HomeNewsVolkerHighways begins work on London's Cycle Superhighway 1

VolkerHighways begins work on London's Cycle Superhighway 1

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VolkerHighways, working with Transport for London (TfL), has commenced work on Route 1 of the Cycle Superhighway (CS1) to improve London’s roads for cyclists and pedestrians.

CS1

Stretching from Liverpool Street Station in the city to White Hart Lane in Haringey, the 11km dedicated route will operate on residential streets at busy locations, making it safer and easier for pedestrians and cyclists. The route also forms part of the wider Cycle Superhighway that is being constructed around the capital.

Working with Hackney Council and TfL, work commenced on the route in Hackney in July 2015 and is expected to finish in spring 2016.

Works being undertaken as part of the improvement to London’s roads include redesigned junctions to make them safer and more convenient for cycling, traffic calming measures on side streets to improve safety for everyone and wider and safer pedestrian and cyclist crossings.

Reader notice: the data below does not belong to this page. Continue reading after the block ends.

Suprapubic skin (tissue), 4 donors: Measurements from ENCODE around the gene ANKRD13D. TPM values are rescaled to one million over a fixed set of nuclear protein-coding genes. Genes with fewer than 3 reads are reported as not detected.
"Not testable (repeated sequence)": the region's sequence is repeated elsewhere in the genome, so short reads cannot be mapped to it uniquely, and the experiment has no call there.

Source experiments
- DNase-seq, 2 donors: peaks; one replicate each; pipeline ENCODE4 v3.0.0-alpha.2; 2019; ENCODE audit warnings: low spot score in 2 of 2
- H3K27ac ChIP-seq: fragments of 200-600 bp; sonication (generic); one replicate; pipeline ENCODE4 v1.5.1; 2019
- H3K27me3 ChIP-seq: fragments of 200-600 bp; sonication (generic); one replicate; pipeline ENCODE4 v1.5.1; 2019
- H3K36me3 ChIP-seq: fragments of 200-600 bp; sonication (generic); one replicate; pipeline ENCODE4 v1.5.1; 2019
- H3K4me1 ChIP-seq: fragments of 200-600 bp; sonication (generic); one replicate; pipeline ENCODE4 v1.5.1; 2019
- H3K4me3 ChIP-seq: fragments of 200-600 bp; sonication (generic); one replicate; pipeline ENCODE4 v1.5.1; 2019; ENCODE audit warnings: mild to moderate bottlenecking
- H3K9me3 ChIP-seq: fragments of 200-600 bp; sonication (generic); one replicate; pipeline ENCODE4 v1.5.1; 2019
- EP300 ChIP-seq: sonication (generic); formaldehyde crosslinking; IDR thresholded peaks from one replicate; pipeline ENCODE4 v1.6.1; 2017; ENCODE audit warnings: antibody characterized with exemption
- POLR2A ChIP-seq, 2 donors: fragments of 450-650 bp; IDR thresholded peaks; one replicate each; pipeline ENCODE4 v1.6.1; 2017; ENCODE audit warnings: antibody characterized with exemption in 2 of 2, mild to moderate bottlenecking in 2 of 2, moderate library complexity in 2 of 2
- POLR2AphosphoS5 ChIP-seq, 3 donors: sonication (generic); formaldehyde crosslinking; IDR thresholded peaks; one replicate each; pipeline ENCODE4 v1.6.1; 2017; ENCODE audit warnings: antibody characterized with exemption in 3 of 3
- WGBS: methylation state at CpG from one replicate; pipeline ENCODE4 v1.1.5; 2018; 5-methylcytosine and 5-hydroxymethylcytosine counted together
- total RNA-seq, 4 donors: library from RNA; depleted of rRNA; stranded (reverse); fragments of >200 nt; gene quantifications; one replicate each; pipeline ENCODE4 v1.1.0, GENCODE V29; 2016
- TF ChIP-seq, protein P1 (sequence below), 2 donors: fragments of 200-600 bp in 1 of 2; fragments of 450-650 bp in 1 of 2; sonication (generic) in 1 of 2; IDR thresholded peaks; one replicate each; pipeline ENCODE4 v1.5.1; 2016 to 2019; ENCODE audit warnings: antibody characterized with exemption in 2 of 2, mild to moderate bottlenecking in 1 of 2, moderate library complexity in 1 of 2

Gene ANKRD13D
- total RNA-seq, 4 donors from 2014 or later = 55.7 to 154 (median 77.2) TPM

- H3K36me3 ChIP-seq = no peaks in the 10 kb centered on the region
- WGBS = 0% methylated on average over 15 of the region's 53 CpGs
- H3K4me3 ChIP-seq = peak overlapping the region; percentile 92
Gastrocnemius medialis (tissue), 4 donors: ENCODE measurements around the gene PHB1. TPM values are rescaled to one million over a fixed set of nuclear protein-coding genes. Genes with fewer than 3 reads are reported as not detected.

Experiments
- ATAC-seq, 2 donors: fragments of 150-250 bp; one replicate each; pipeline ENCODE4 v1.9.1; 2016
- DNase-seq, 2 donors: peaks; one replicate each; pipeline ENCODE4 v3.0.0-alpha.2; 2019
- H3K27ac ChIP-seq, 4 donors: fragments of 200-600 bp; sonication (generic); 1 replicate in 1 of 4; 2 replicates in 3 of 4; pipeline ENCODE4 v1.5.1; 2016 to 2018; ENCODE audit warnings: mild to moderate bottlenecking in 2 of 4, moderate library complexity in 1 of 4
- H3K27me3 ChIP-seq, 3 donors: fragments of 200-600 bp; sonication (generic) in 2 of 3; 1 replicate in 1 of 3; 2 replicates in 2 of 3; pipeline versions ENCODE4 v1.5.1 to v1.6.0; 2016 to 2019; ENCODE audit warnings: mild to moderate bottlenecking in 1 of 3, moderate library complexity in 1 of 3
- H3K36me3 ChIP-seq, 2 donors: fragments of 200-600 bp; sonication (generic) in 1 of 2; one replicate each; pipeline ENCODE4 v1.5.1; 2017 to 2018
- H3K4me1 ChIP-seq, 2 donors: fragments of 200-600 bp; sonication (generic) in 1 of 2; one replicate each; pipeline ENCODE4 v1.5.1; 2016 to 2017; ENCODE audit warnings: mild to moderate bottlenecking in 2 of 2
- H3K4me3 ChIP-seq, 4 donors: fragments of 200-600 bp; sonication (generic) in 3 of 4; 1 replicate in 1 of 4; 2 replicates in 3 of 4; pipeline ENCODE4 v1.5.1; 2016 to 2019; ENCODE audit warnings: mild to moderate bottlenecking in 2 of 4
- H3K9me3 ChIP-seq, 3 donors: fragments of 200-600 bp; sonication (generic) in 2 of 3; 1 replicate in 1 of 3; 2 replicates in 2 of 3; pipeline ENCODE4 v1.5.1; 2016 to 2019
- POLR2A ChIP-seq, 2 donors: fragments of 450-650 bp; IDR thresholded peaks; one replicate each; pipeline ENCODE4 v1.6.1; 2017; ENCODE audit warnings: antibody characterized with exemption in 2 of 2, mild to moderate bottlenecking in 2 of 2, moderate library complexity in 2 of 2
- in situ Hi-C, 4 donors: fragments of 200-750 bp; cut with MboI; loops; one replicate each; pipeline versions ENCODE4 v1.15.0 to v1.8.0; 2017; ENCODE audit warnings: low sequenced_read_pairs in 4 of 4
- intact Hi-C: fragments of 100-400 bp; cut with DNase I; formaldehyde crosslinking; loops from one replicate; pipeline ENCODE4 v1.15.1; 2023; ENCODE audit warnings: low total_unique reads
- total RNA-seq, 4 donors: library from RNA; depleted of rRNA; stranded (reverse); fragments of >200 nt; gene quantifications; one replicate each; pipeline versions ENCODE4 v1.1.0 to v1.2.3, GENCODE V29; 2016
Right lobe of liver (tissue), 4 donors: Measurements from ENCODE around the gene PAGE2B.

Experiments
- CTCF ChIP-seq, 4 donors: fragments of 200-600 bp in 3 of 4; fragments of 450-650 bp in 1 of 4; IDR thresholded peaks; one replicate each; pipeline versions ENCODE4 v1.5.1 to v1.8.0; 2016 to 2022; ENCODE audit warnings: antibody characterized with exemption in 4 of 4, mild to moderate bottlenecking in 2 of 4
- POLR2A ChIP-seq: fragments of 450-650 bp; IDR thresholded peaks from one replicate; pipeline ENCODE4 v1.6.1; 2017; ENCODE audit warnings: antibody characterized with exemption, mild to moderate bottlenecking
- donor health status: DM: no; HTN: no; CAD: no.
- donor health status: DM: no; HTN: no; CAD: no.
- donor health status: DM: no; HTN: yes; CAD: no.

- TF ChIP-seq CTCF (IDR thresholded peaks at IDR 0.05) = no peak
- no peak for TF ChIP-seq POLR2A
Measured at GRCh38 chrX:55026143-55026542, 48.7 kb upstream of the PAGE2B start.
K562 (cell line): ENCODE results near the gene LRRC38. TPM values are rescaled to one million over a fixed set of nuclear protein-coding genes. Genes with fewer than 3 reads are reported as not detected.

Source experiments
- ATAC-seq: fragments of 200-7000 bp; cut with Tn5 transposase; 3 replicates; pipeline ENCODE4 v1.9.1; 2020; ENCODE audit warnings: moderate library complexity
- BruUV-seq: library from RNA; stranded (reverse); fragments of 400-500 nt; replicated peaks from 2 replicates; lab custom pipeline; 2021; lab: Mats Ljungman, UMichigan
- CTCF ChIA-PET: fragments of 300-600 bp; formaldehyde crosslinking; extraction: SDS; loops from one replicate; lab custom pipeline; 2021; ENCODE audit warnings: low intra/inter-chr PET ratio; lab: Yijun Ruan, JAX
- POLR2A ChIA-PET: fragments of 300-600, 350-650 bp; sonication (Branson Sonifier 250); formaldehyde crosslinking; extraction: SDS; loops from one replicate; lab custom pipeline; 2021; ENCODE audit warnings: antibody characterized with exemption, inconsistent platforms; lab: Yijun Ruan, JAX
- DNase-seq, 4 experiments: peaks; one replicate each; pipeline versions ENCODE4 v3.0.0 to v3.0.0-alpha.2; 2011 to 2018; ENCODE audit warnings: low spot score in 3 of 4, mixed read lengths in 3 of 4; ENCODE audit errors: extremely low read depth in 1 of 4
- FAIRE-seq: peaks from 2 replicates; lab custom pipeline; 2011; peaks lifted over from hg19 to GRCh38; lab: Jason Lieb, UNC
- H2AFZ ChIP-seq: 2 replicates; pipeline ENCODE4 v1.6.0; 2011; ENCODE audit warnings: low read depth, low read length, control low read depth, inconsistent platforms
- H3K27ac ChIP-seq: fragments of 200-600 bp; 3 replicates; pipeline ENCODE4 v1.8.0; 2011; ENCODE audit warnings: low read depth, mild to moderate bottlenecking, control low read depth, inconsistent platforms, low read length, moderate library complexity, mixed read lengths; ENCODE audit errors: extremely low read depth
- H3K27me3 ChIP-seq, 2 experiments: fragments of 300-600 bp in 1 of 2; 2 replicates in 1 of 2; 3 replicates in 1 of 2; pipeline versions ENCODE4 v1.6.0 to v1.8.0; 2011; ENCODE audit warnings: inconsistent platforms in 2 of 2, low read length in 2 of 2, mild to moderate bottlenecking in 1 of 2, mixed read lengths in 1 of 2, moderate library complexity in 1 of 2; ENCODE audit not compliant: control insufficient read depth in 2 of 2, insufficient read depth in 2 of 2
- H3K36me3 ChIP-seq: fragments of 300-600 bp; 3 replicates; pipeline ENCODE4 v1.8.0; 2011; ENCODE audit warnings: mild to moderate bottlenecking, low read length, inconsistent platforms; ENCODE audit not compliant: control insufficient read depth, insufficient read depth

As part of their commitment to encourage cycling in the city, VolkerHighways has set up a mobile cycle surgery that will move along the route as work progresses. This facility will be available for cyclists to fix minor cycle maintenance issues such as punctures.

Mark Mascar, VolkerHighways project manager said: “We are delighted to begin work on improving London’s roads for cyclists and pedestrians. CS1 is a great opportunity for people to ride and walk safely in an environment that is dedicated for them and away from traffic on some of London’s most congested roads.

“We hope that the completion of CS1 in spring next year, alongside the other Cycle Superhighway routes, will encourage more people to cycle, whether it is for leisure, fitness or commuting.”

The work on CS1 compliments a number of other projects currently being undertaken by VolkerHighways to improve the roads around London. These include multi-year, term maintenance contracts in Hackney and Camden.

Cycling is one of the most popular modes of transport in the capital, with an estimated 23 million cycling journeys made each year.

The new CS1 route will allow cyclists to travel from Tottenham to the city in around 30 minutes, compared to over 40 minutes for a similar journey along the A10. This decrease in travel time will be helped by passing through just eight traffic signals along the new route instead of 54 for the A10 route.

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